Tag: industrial court

Is Industrial court bound by Sheriffs and Civil Process Act?

There is currently a legal logjam as to whether the Sheriffs and Civil Process Act, specifically Section 97, applies to a writ issued by the National Industrial Court of Nigeria.

As of today, the National Industrial Court of Nigeria, which was created pursuant to the Constitution of the Federal Republic of Nigeria (Third Alteration Act, 2015), has about 15 divisions in about 15 states of the federation.

The National Industrial Court of Nigeria is a superior court of record by virtue of the Constitution of the Federal Republic of Nigeria (Third Alteration Act, 2010). The Alteration Act amended sections 6, 84, 240, 243, 254A-F, 287, 289, 292, 294, 295, 316 and 318 of the Constitution of the Federal Republic of Nigeria 1999 and its 3rd and 7th Schedule.

There is currently a legal logjam as to whether the Sheriffs and Civil Process Act, specifically Section 97, applies to a writ issued by the National Industrial Court of Nigeria.

As of today, the National Industrial Court of Nigeria, which was created pursuant to the Constitution of the Federal Republic of Nigeria (Third Alteration Act, 2015), has about 15 divisions in about 15 states of the federation.

The National Industrial Court of Nigeria is a superior court of record by virtue of the Constitution of the Federal Republic of Nigeria (Third Alteration Act, 2010). The Alteration Act amended sections 6, 84, 240, 243, 254A-F, 287, 289, 292, 294, 295, 316 and 318 of the Constitution of the Federal Republic of Nigeria 1999 and its 3rd and 7th Schedule.

The National Industrial Court of Nigeria is a court of coordinate jurisdiction with the Federal High Court, High Court of the Federal Capital Territory and state high courts. The National Industrial Court is not, by its specialised nature, superior to other courts, neither is it above compliance with the Act of National Assembly for the time being in force.

The emphasis of the Court of Appeal in the judgment, which dwelt on the dichotomy of the former and the latter provisions of the Act or the idea of “special and general provision of the Act”, defeats the purpose of the law. The Act was enacted with the commencement date of June 1, 1945. No one would have thought in 1945 that there would be a Federal High Court, the National Industrial Court of Nigeria or the Federal Capital Territory High Court. The provisions of sections 4 and 315 of the Constitution of Federal Republic of Nigeria 1999, obliterate any ambiguity arising from a narrow definition of the law made in the 1945 Laws of the Federation.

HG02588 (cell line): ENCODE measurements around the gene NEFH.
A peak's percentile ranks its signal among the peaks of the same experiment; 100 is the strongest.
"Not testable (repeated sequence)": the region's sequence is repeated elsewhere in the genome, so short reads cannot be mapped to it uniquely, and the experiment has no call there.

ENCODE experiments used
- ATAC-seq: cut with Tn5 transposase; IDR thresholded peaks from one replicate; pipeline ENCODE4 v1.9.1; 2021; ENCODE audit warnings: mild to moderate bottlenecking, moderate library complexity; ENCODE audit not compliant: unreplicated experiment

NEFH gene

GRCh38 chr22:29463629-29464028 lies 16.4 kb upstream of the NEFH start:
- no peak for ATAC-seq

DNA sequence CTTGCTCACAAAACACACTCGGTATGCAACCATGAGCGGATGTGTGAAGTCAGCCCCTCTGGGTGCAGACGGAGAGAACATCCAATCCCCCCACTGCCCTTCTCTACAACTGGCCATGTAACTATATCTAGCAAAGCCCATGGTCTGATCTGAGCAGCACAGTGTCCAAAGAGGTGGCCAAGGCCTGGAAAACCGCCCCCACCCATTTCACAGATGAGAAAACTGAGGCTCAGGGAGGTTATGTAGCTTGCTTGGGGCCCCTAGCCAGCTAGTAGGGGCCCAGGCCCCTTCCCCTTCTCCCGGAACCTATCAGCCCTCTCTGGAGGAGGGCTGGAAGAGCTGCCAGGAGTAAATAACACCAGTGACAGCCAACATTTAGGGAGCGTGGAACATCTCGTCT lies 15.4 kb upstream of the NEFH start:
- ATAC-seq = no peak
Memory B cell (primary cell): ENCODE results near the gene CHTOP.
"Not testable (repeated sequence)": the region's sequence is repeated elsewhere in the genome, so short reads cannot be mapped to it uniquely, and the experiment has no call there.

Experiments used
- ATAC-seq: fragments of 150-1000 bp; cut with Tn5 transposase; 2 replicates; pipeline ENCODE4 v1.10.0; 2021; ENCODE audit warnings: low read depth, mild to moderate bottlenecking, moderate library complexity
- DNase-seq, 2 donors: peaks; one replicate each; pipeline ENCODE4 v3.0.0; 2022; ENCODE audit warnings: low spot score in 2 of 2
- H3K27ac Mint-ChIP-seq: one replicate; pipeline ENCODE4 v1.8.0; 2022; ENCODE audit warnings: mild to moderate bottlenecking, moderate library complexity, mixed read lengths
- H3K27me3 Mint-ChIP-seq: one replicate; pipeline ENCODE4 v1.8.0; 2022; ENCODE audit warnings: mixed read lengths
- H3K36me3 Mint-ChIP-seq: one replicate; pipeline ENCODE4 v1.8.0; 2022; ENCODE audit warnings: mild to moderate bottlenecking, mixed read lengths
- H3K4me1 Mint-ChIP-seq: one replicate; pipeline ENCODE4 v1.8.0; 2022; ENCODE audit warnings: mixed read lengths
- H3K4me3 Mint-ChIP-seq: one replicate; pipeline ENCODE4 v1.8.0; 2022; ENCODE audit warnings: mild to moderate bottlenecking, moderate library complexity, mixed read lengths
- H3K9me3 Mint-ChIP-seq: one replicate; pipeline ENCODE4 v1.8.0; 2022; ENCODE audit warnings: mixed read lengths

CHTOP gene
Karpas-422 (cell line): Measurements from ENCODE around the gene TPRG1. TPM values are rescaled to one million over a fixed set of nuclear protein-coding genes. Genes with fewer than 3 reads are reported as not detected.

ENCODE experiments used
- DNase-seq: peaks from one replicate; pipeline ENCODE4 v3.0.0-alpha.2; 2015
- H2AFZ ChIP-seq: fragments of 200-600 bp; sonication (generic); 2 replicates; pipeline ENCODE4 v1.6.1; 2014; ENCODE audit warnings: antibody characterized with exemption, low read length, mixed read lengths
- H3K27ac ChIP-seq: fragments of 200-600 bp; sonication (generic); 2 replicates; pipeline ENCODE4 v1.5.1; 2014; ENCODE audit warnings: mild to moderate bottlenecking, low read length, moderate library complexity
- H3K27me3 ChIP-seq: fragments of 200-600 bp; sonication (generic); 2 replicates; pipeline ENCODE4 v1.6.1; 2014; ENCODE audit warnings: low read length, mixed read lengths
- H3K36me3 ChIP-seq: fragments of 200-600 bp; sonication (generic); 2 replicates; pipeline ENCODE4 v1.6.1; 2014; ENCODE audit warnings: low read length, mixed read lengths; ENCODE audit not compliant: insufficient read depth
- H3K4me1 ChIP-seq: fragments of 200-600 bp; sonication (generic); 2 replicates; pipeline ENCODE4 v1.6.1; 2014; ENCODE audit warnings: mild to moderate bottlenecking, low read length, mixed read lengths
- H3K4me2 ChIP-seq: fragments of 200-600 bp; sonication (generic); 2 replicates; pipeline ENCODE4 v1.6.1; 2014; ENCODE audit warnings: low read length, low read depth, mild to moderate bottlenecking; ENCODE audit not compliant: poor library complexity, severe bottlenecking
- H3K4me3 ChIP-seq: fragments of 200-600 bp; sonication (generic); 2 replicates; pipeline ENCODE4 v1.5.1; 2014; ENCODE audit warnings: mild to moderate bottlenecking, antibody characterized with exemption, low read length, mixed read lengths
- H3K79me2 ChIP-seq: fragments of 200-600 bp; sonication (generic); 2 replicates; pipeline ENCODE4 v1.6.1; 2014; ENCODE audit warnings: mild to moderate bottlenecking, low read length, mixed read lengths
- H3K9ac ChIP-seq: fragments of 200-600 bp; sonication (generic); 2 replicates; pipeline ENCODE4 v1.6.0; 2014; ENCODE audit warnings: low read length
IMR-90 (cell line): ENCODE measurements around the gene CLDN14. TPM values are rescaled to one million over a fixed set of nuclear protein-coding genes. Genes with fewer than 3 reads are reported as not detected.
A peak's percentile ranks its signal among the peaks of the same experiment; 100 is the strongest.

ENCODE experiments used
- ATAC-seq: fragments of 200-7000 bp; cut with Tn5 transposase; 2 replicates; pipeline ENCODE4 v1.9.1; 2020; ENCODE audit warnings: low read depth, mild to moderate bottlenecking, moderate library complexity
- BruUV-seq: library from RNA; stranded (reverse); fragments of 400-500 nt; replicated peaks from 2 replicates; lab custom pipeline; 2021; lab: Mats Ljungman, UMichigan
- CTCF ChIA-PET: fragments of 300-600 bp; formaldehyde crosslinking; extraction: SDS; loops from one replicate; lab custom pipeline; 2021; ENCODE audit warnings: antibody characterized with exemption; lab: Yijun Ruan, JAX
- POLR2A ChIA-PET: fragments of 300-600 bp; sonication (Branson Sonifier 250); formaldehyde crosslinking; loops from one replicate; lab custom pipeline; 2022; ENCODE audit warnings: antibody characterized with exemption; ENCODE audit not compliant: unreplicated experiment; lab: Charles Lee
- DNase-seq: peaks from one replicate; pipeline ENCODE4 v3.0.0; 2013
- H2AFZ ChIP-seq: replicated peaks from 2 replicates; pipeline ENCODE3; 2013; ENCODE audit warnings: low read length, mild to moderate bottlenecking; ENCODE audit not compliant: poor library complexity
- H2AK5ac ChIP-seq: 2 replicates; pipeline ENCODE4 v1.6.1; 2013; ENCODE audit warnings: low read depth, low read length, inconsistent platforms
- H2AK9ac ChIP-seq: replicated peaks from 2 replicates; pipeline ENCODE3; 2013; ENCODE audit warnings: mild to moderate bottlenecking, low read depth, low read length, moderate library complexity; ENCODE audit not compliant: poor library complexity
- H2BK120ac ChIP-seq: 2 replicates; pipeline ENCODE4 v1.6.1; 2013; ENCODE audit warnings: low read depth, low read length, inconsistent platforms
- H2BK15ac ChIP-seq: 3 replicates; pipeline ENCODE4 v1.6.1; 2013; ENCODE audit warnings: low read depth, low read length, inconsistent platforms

The National Industrial Court is a high court to which Part VII applies because the concern of the part is the issuance and service of court processes in any state of the federation or the Federal Capital Territory. The provision of the National Industrial Court (Civil Procedure) Rules is a subsidiary legislation and cannot be substituted for or override an Act of the National Assembly. The compliance with the Rules of the court without the Act of the National Assembly would not save the process and service of the court process that violates the Act of the National Assembly from being invalid, null and void.

Unfortunately, the Court of Appeal, by reason of Section 243(4) of the Constitution is the final court in appeals emanating from decisions of the National Industrial Court. This judgment of the Court of Appeal is bound to apply and be followed by the Justices of the National Industrial Court of Nigeria until it is reviewed.

Awomolo, a Senior Advocate of Nigeria, wrote from Abuja

 

 

 

 

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